The Federal Reserve (Fed) has been paying close attention to the job openings data to assess whether the equilibrium between supply and demand in the labor market remains out of balance. In June, the BLS reported that there were more than 5.95 million people unemployed. Hence, the ratio of available jobs to job seekers stood at around 1.6. In July, the number of unemployed declined slightly to 5.84 million. Even if the number of job openings were to decline to 8.76 million in July, that would still result in 1.5 available jobs for each unemployed.

“Job openings have declined substantially without increasing unemployment –a highly welcome but historically unusual result that appears to reflect large excess demand for labor,” said Federal Reserve Chairman Jerome Powell in his speech at the Jackson Hole Symposium on Friday. Powell further added that the Fed expects the rebalancing in the labor market to continue, but noted that it would call for a policy response if they were to see evidence that “the tightness in the labor market is no longer easing.”

FXStreet Analyst Eren Sengezer shares his view on the importance of the JOLTS Job Openings data and the potential market reaction:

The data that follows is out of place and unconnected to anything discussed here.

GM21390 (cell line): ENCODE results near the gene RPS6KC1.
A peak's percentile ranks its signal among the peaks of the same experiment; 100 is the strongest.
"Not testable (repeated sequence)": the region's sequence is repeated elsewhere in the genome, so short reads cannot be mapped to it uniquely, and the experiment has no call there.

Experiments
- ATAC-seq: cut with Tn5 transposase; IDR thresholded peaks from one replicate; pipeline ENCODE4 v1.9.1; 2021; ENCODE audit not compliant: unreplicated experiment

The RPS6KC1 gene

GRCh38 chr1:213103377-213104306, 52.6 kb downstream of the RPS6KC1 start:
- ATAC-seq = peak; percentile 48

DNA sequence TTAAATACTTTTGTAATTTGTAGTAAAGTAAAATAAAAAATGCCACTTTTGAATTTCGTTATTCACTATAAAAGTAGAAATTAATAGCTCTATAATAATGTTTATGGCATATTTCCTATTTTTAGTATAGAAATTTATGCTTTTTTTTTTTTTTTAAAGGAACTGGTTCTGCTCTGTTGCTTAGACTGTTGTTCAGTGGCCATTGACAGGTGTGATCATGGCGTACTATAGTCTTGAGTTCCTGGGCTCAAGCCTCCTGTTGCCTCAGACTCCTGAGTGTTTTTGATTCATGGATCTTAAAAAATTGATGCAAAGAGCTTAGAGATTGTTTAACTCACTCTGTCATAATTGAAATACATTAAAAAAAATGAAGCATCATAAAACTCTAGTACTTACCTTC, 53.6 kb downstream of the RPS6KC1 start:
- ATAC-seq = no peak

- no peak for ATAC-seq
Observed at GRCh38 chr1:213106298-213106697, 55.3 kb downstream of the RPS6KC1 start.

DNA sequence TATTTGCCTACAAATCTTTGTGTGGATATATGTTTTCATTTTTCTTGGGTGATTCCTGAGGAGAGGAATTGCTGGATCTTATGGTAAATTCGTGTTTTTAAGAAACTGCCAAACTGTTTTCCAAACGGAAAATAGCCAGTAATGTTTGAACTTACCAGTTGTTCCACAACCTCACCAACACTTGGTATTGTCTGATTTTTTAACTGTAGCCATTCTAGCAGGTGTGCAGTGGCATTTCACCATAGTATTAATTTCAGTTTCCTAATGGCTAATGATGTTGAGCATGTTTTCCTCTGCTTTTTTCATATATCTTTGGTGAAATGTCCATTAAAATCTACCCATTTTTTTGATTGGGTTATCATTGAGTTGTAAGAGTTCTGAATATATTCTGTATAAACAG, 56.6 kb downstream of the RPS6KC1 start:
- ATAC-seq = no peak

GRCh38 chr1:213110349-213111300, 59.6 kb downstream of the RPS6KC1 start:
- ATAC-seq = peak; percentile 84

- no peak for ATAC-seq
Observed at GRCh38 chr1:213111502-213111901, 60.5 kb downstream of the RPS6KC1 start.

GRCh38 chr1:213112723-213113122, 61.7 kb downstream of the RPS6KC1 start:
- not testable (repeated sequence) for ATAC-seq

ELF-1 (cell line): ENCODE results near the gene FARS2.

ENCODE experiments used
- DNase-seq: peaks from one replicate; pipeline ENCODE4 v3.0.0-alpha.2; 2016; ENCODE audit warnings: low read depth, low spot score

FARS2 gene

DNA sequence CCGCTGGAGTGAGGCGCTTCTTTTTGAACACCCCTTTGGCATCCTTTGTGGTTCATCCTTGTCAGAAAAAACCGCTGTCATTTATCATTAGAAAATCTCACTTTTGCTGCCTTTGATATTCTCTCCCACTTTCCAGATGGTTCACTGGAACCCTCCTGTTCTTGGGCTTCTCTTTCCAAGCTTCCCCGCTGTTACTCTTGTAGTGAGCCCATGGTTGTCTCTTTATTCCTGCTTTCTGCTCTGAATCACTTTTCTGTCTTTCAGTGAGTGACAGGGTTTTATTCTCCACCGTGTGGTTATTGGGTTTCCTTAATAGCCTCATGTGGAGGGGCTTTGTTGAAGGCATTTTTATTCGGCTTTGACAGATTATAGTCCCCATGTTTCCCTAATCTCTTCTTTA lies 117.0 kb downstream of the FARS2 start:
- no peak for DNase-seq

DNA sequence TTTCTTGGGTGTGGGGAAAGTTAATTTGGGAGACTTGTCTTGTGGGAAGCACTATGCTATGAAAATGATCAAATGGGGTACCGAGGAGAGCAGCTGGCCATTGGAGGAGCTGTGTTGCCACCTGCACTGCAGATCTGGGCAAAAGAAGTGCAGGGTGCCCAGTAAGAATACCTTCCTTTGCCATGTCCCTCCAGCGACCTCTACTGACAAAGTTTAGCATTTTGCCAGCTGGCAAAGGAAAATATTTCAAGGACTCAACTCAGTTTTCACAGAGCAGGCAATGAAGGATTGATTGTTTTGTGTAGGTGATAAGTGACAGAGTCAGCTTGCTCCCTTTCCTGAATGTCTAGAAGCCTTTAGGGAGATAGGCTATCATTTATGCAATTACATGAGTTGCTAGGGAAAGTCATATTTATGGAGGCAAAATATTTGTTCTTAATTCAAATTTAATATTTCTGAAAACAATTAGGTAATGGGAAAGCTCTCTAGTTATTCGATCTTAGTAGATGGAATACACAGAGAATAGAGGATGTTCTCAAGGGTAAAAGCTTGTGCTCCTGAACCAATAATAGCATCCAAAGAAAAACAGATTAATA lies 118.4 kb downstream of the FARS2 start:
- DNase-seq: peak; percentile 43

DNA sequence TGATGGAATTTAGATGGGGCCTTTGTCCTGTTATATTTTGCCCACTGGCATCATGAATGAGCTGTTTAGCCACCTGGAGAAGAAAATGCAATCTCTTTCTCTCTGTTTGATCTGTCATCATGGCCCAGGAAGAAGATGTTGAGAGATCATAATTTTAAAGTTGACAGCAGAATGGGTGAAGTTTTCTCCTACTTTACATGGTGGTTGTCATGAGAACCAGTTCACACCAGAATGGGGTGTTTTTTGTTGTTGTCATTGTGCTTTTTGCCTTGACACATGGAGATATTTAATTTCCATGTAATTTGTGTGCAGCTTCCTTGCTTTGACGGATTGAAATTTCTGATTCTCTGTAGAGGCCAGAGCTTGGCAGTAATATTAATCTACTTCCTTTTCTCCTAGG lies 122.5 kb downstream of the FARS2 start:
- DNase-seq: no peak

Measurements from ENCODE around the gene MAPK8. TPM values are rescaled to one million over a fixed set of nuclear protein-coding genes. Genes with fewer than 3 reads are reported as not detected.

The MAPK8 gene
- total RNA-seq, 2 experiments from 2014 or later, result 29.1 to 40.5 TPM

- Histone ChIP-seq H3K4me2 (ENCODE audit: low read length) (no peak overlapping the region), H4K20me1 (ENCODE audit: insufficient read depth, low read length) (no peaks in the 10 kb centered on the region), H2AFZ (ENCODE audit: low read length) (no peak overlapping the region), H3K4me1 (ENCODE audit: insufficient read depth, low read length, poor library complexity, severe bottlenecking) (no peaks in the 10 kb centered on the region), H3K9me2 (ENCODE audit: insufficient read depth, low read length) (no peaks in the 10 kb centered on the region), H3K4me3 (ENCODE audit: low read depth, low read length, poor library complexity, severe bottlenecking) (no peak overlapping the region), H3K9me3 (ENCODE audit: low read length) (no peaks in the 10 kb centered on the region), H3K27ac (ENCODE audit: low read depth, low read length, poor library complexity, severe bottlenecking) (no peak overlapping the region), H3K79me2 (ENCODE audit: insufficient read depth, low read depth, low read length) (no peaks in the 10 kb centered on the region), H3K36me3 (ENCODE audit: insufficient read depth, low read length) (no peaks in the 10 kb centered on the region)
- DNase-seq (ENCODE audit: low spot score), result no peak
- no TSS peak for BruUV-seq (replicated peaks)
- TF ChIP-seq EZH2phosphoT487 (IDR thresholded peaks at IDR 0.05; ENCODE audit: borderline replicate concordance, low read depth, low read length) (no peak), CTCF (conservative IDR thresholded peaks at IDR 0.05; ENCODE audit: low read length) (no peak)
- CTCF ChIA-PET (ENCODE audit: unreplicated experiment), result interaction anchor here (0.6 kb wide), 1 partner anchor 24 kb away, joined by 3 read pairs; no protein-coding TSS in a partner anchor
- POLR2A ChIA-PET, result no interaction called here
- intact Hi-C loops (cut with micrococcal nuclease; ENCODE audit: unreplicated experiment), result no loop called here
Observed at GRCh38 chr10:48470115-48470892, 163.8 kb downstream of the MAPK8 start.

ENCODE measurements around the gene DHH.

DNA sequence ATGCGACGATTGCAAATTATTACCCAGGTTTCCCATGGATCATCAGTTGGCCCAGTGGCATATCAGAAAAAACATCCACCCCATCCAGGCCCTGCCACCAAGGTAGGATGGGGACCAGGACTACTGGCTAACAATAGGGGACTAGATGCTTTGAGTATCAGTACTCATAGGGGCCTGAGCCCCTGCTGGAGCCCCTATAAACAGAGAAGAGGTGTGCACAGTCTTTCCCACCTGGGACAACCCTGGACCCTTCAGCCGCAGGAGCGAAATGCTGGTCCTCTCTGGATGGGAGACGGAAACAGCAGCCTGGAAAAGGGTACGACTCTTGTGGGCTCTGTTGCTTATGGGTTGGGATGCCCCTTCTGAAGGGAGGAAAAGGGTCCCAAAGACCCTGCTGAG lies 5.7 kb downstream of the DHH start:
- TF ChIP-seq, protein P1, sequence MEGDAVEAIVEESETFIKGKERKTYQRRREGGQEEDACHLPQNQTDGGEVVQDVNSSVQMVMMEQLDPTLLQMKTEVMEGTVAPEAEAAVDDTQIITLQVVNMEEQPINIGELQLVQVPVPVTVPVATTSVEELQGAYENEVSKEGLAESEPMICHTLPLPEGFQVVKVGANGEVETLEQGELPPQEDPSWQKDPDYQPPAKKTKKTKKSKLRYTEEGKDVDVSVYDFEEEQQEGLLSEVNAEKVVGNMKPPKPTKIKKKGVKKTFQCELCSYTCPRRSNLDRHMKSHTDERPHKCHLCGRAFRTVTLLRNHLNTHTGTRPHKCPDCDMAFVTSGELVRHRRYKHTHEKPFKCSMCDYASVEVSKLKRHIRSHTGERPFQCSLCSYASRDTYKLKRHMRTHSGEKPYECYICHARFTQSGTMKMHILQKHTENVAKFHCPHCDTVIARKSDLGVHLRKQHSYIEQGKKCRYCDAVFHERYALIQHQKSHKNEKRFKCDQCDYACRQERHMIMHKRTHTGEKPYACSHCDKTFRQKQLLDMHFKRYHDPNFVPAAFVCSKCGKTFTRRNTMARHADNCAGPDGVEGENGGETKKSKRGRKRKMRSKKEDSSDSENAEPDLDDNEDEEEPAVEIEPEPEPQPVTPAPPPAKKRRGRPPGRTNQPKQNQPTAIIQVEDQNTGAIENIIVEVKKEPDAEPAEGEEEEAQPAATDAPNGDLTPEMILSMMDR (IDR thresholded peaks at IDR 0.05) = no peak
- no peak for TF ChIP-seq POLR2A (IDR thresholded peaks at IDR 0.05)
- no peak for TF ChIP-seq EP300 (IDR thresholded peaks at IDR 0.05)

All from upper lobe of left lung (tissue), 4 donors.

“Market participants are fairly certain that the Fed will leave its policy rate unchanged at its September meeting. They are, however, yet to decide whether the Fed will raise the policy rate again before the end of the year. According to the CME Group FedWatch Tool, the probability of the Fed lifting the interest rate by another 25 basis points in 2023 holds at around 50%.”

“If there is a significant decline in the number of job openings, with a reading below nine million, the US Dollar (USD) could come under renewed selling pressure. On the flip side, an increase toward 10 million would reaffirm tight labor market conditions and have the opposite impact on the currency’s performance against its major rivals.” 

When will the JOLTS report be released and how could it affect EUR/USD?

Job openings data will be published on Tuesday, August 29, at 14:00 GMT. The report could influence the action in EUR/USD due to its potential impact on the market pricing of the Fed’s rate outlook. The Euro has struggled to stay resilient against its rivals after European Central Bank (ECB) President Christine Lagarde refrained from confirming one more increase in key rates in September.

Eren points out key technical levels to watch for EUR/USD ahead of JOLTS data:

“EUR/USD trades near the upper limit of the descending regression channel coming from July and the Relative Strength Index (RSI) indicator on the daily chart stays near 40, reflecting the bearish bias.”